Apple Supplier BOE Could Be Frozen Out of Supply Chain for iPhone 14 OLED Panels
Apple supplier BOE is still waiting to receive approval from Apple to manufacture OLED panels for the upcoming iPhone 14 series, after the company was found to have made design changes without Apple's approval (via The Elec).
Earlier this month, Apple cut the Chinese display manufacturer out of the iPhone 13 supply chain after it was found to have changed the design of its OLED panels by expanding the circuit width of thin-film transistors.
The change was likely made in a bid to increase the yield rate, according to The Elec's sources, but when Apple discovered what had been done, it told BOE to halt production immediately. As a direct result, BOE is said to have not received any orders from Apple for OLED panels for the iPhone 14.
The latest report claims BOE visited Cupertino to explain why it unilaterally made the circuit design changes, but it appears the explanation didn't wash with Apple, which is now considering giving the order originally intended for BOE to Samsung and LG instead.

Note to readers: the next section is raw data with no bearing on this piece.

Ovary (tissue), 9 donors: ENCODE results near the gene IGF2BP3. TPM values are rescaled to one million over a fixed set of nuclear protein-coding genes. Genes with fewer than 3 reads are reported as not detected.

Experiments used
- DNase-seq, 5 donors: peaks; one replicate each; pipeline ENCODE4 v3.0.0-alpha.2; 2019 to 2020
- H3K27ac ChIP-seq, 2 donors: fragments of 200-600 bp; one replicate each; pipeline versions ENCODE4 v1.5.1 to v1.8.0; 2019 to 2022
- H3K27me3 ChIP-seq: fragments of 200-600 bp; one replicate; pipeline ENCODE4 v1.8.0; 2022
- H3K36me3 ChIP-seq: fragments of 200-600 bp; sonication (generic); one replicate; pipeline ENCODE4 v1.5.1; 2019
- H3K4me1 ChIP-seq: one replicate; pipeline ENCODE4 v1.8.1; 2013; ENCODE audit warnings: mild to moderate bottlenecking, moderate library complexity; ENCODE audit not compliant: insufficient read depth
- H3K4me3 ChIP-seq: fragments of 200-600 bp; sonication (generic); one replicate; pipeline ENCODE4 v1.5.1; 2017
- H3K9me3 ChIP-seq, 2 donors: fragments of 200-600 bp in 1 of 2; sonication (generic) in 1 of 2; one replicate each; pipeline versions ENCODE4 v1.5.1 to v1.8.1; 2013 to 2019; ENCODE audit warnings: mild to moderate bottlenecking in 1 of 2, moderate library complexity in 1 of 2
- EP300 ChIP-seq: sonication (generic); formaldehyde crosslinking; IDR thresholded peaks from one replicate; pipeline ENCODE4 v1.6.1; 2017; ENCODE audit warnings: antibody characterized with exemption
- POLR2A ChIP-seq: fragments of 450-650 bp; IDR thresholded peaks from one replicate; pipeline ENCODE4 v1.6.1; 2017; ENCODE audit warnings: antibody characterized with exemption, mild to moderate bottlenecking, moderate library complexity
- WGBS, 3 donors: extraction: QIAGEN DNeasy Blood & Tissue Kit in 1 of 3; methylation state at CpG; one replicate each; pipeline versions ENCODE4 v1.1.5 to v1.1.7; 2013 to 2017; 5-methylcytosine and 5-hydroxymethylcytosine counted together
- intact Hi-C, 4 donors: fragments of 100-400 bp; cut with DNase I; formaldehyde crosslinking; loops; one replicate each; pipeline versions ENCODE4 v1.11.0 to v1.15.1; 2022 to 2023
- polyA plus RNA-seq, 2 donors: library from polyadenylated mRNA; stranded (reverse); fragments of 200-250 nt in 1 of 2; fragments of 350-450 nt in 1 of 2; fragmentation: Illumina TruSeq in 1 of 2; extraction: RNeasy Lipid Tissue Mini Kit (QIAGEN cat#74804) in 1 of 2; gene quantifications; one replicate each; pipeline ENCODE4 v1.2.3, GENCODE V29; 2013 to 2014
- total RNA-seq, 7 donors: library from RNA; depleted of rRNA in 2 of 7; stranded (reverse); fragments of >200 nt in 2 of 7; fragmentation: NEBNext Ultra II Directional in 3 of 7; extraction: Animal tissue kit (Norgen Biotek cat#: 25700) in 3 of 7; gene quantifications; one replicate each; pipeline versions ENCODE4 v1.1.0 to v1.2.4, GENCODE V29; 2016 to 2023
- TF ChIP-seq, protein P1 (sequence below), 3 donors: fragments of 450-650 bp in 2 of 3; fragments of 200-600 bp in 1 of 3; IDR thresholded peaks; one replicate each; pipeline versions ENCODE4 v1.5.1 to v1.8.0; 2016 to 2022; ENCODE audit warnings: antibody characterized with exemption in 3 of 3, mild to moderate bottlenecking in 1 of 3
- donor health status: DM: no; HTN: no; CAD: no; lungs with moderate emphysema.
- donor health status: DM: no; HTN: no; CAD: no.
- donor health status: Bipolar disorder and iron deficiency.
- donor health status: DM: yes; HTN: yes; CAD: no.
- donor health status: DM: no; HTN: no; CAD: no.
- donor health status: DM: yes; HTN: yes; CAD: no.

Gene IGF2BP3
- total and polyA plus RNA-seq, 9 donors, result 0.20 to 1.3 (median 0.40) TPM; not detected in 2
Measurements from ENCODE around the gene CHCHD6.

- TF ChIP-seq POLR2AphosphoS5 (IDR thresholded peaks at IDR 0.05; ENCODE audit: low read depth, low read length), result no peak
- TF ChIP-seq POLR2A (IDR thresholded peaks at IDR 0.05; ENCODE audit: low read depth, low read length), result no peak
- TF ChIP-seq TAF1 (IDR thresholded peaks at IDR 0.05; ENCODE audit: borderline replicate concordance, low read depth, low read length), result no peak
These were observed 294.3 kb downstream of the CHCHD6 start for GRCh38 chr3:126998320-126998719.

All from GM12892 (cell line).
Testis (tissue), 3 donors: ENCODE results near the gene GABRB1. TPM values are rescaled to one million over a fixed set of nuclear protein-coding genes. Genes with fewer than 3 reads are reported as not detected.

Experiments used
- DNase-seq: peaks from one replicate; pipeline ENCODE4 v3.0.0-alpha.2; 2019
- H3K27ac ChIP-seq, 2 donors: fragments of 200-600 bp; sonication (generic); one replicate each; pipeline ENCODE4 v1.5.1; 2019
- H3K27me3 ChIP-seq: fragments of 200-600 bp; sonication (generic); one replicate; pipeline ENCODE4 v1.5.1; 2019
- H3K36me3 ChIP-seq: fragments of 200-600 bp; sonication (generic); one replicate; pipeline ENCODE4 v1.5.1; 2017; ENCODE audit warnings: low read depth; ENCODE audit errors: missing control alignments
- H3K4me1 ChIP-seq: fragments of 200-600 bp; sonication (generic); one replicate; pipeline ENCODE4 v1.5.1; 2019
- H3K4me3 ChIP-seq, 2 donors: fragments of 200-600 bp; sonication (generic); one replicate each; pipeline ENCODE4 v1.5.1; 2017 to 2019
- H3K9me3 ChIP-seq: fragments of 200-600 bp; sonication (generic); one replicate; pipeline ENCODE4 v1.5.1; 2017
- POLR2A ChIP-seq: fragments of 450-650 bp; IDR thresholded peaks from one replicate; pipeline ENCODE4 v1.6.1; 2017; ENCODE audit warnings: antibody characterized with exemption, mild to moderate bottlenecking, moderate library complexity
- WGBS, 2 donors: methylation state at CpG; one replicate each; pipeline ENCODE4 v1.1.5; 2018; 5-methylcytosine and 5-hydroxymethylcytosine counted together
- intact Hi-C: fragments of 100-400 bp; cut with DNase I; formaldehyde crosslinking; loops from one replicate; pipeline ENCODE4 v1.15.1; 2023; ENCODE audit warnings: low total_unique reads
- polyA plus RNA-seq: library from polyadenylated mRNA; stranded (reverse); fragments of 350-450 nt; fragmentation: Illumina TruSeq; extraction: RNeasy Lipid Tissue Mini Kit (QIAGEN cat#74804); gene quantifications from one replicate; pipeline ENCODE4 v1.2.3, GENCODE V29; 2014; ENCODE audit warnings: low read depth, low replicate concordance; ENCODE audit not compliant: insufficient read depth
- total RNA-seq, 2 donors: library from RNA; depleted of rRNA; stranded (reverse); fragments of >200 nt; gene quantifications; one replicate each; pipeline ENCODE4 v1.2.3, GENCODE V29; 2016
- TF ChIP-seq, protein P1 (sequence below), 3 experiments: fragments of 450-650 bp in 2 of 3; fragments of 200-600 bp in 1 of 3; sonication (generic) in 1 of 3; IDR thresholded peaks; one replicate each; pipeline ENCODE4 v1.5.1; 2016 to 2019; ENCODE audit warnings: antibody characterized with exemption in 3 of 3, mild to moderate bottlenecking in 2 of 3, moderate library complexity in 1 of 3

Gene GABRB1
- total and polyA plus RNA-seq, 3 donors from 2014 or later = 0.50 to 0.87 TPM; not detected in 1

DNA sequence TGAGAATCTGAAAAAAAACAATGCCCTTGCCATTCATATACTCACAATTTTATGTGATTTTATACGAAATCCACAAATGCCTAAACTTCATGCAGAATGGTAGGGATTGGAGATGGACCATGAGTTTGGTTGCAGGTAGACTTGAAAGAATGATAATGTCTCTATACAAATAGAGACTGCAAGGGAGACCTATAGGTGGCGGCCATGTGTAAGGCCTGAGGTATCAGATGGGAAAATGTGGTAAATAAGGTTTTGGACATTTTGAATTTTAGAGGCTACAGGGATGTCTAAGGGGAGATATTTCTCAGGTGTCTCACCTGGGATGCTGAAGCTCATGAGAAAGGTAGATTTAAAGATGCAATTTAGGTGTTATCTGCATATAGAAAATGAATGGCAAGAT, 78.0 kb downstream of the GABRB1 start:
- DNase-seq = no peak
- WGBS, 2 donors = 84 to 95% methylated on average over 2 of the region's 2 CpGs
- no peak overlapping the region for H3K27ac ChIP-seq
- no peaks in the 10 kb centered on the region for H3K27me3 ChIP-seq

The Chinese display panel sent a C-level executive and employees to Apple’s headquarters following the incident to explain why they changed the circuit width of the transistors.
They also asked the iPhone maker to approve the production of OLED panels for iPhone 14, but didn’t receive a clear response from Apple, they also said.
Cupertino seems poised to give the order for around 30 million OLED panels it intended to give BOE before the incident to Samsung Display and LG Display instead.
Apple is said to want over 150 million OLED panels for the iPhone 14 series, up from the 140 million units it originally intended to order. Display panel makers will likely begin production next month at the earliest, with Samsung expected to manufacture the panels for the 6.1-inch and 6.7-inch iPhone 14 Pro models and LG expected to supply the panels for the 6.7-inch iPhone 14 Pro Max.
BOE has manufactured OLED panels for the iPhone 12 and iPhone 13 at two factories in China, accounting for just 10 percent of all iPhone displays in 2021, but the company had been planning a significant expansion to overtake LG Display as one of Apple's main suppliers of iPhone displays in 2023.
Top Rated Comments
Making complex devices is hard enough without your suppliers changing designs and not letting you know.